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This article was co-authored by Alexander Peterman, MA. Alexander Peterman is a Private Tutor in Florida. He received his MA in Education from the University of Florida in 2017.
This article has been viewed 22,347 times.
Rephrasing is a skill that comes in handy when writing a paper. When citing content, you need to be able to put information into your own words. To start, read the content carefully and rewrite it in your own voice. Then, review your work and tweak it as necessary to make sure you're being as clear as possible. Make sure the work is completely rewritten to avoid plagiarism.
Part 1Part 1 of 3:Putting Content in Your Own Words
1Read the content carefully. To ensure you rephrase content in your own words, careful reading is key. Read the content you're rephrasing over and over again until you feel you completely understand it.
- Take notes while reading the content. This way, you'll already be rephrasing it slightly.
- After reading each paragraph, pause and restate what was said. Imagine you're explaining the content to someone else.
2Do not use words from the original text. Unless you're quoting directly, make sure most of the original diction is cut from your writing. Some words may be unavoidable. For example, if you're talking about a particular science term, you'll have to use that word. For the most part, however, avoid the original words as much as you can. X Research source Go to source
- For example, if you're writing about sex determination in chromosomes, you will have to use the term "chromosome."
- Some people think they can save time by simply replacing original words with synonyms. Not only is this likely to sound clunky, it can still be read as plagiarism if you don't change basic sentence structure.
3Put the content in your own words. Imagine you were describing the information to someone unfamiliar with the topic to help you rephrase it. Describe the content to this imaginary person using your own original words. X Research source Go to source
- For example, the original text says, "Out of the 46 chromosomes found in human DNA, sex is determined by the 'X' and 'Y' chromosome." How can you put this in your words? Try something like, "In humans, DNA is made up of 46 unique chromosomes. The determination of biological sex relies on the 'X' and 'Y' chromosomes."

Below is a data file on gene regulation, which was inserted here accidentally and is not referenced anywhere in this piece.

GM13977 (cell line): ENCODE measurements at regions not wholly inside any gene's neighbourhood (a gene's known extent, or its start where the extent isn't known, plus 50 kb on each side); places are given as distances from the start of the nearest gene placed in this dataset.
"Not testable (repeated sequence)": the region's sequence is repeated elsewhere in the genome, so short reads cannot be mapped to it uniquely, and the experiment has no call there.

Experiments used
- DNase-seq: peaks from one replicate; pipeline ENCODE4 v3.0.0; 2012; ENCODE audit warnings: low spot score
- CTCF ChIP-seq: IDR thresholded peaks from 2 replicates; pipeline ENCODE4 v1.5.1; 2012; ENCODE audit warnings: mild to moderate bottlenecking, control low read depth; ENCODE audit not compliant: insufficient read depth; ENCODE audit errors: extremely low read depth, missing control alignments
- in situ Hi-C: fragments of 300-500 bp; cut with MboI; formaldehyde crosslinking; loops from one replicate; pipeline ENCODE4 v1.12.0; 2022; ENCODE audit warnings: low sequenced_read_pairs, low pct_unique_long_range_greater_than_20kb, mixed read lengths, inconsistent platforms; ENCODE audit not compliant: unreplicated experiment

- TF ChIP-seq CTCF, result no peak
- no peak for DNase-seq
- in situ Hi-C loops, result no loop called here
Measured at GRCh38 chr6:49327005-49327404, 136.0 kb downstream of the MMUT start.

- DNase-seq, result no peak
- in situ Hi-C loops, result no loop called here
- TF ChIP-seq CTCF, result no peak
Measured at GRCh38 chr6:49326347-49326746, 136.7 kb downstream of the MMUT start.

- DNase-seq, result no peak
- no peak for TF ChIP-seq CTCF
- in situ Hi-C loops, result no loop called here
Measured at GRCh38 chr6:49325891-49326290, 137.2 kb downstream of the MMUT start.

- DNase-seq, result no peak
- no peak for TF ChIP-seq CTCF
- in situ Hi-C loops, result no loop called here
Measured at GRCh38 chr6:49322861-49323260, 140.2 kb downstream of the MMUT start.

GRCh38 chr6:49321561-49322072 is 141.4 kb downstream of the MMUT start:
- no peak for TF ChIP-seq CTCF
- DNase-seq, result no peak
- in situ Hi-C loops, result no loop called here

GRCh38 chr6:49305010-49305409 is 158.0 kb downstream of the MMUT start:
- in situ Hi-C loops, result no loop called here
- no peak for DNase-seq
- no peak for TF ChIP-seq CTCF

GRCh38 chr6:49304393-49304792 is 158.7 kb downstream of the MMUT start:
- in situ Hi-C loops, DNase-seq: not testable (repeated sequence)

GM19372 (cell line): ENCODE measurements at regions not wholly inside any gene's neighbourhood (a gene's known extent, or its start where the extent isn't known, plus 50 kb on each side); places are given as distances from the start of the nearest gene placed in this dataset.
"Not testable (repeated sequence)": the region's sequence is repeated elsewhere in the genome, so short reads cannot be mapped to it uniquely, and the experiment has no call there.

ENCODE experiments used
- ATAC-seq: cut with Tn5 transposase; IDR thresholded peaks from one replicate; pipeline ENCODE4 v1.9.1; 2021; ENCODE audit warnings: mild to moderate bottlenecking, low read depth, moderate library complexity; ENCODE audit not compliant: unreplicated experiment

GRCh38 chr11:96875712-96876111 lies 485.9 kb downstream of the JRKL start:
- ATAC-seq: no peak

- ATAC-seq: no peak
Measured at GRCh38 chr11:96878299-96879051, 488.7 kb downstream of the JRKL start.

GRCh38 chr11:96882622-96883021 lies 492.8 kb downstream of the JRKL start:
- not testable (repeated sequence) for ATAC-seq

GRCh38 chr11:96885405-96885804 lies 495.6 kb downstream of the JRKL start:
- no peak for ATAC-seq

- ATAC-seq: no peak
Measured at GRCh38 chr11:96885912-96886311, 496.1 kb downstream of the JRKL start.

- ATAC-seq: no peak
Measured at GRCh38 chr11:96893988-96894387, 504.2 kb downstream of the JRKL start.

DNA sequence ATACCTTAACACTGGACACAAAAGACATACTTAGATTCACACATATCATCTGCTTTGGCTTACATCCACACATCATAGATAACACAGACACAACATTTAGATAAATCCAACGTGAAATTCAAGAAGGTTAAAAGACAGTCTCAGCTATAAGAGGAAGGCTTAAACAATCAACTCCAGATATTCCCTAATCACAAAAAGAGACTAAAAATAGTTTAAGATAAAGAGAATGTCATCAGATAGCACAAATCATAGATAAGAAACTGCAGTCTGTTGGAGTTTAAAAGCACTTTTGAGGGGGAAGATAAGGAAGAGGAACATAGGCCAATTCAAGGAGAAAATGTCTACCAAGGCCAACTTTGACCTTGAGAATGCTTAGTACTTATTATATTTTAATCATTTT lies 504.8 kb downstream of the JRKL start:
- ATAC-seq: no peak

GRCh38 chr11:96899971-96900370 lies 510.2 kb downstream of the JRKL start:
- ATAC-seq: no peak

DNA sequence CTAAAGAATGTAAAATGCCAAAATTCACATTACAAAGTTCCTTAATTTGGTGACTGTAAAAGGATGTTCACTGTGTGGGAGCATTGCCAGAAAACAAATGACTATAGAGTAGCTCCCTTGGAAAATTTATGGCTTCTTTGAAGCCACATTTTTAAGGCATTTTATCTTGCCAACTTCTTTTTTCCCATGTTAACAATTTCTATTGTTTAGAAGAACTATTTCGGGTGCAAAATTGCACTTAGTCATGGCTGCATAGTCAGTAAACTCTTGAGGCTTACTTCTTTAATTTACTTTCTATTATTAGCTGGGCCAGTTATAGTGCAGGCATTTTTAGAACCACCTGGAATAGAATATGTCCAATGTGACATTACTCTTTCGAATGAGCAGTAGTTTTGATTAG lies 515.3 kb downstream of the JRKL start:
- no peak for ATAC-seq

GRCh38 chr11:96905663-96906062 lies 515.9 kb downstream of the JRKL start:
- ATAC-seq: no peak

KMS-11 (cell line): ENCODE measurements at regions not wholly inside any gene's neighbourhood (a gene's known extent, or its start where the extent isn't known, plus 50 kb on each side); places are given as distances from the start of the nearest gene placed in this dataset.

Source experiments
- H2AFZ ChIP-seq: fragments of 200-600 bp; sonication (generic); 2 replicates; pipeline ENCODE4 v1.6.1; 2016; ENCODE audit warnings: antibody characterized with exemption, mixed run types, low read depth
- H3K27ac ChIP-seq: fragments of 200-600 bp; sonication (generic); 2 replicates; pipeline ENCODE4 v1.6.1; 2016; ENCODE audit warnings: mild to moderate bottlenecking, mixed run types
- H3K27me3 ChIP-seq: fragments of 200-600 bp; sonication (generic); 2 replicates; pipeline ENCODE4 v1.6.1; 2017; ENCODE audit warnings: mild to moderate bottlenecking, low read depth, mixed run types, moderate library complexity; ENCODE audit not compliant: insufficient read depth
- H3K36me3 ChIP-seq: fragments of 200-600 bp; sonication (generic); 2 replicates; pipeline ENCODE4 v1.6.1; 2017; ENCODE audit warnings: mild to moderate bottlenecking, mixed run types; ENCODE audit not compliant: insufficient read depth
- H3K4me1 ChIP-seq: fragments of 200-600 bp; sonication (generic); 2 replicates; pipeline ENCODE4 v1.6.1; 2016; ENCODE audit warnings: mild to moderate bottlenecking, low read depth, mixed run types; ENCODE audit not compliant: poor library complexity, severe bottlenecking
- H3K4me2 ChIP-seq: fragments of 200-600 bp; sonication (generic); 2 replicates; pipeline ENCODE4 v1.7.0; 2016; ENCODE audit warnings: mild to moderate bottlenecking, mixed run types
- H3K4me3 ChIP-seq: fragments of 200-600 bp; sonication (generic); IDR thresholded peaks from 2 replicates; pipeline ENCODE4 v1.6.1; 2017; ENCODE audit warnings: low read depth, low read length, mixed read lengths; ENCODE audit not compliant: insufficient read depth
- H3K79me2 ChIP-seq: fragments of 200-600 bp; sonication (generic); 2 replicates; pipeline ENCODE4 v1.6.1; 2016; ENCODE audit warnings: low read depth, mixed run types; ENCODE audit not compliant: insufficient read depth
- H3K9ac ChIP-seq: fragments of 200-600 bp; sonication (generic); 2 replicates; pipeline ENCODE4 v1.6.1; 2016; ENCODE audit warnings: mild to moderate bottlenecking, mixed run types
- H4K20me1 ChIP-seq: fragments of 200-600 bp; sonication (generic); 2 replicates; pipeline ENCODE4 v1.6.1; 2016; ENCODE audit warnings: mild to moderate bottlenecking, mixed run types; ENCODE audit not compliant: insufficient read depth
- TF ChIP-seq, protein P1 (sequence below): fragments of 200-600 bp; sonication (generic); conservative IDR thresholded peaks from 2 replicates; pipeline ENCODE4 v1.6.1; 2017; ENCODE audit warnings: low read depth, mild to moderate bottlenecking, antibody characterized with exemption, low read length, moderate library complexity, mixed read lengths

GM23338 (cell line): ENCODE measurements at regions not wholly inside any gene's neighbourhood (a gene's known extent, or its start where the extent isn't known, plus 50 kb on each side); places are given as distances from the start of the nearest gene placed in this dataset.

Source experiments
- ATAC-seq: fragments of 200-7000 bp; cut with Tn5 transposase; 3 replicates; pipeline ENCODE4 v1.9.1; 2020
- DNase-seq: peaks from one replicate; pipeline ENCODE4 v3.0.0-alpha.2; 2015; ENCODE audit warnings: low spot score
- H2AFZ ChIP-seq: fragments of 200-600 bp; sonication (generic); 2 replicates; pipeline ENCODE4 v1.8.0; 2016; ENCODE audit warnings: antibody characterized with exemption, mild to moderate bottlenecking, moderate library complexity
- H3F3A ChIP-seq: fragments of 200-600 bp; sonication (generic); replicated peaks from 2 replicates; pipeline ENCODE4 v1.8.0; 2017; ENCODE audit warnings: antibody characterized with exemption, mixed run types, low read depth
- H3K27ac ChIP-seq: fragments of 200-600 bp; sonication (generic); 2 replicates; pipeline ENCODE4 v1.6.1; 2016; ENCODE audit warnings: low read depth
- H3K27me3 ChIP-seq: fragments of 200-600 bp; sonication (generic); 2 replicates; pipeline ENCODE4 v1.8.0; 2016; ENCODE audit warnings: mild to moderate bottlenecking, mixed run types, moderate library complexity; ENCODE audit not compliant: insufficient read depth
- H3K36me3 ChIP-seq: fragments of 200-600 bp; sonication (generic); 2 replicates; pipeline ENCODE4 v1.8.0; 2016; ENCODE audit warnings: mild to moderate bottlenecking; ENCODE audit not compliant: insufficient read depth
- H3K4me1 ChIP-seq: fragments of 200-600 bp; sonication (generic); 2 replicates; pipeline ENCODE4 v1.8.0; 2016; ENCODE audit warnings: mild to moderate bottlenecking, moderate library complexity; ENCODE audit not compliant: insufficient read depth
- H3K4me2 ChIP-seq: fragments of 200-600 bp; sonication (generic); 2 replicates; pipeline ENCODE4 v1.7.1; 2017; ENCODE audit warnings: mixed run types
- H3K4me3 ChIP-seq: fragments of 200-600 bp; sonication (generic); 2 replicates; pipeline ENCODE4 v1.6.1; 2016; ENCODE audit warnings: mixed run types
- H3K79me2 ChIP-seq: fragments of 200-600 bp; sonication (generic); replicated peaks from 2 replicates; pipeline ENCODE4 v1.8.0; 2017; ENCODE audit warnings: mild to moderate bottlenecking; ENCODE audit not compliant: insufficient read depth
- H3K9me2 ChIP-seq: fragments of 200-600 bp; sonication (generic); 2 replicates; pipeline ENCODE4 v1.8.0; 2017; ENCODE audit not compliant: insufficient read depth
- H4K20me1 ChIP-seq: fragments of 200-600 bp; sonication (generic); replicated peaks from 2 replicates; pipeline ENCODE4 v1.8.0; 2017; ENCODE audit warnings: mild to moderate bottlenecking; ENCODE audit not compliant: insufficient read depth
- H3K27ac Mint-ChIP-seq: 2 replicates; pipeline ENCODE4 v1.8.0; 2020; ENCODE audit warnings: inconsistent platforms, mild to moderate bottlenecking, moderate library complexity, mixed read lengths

- 4Build off the existing content. While you should rephrase the information to avoid plagiarism, the end goal is to use the information to support your own thesis or argument. Think of how the content relates to your particular paper or essay and build off the material you cite.
- For instance, if your paper is about determining gender during pregnancy, you might add, "Therefore, the best way to determine the gender of an unborn child is with a DNA test, not a sonogram."
5Cite the source when you're done. Even if you've put the content into your own words, you need to source it. Follow the guidelines of the writing style you use (i.e., APA citation, MLA citation, etc.) and cite the source according to that style. Sources are sometimes cited in parentheses within the text or in footnotes/endnotes, as well as in a Works Cited page. X Research source Go to source
Part 2Part 2 of 3:Rewriting for Clarity
1Figure out your main points. After paraphrasing a sentence or paragraph, read the original text. Try to restate the main point in one or two sentences. Then, reread your paraphrased words to make sure the original point is reflected there. X Research source Go to source
- For example, suppose the original sentence reads, "In East of Eden, Steinbeck's characters are caught in a morally ambiguous divide between good and evil." The main point here is that characters in East of Eden live in a gray area.
- Reread your sentence. Suppose it says, "Steinbeck tries to illustrate how characters choose between good and evil." This sentence misses the point, as it glosses over the gray area.
- Tweak your sentence to reflect the main point. For example, "Steinbeck tries to illustrate how his characters exist between good and evil."
2Rephrase any confusing or incoherent sentences. Often, in an effort to paraphrase without plagiarizing, sentences often become poorly constructed and confusing. Read through your paraphrased words and watch out for sentences that are difficult to understand. X Research source Go to source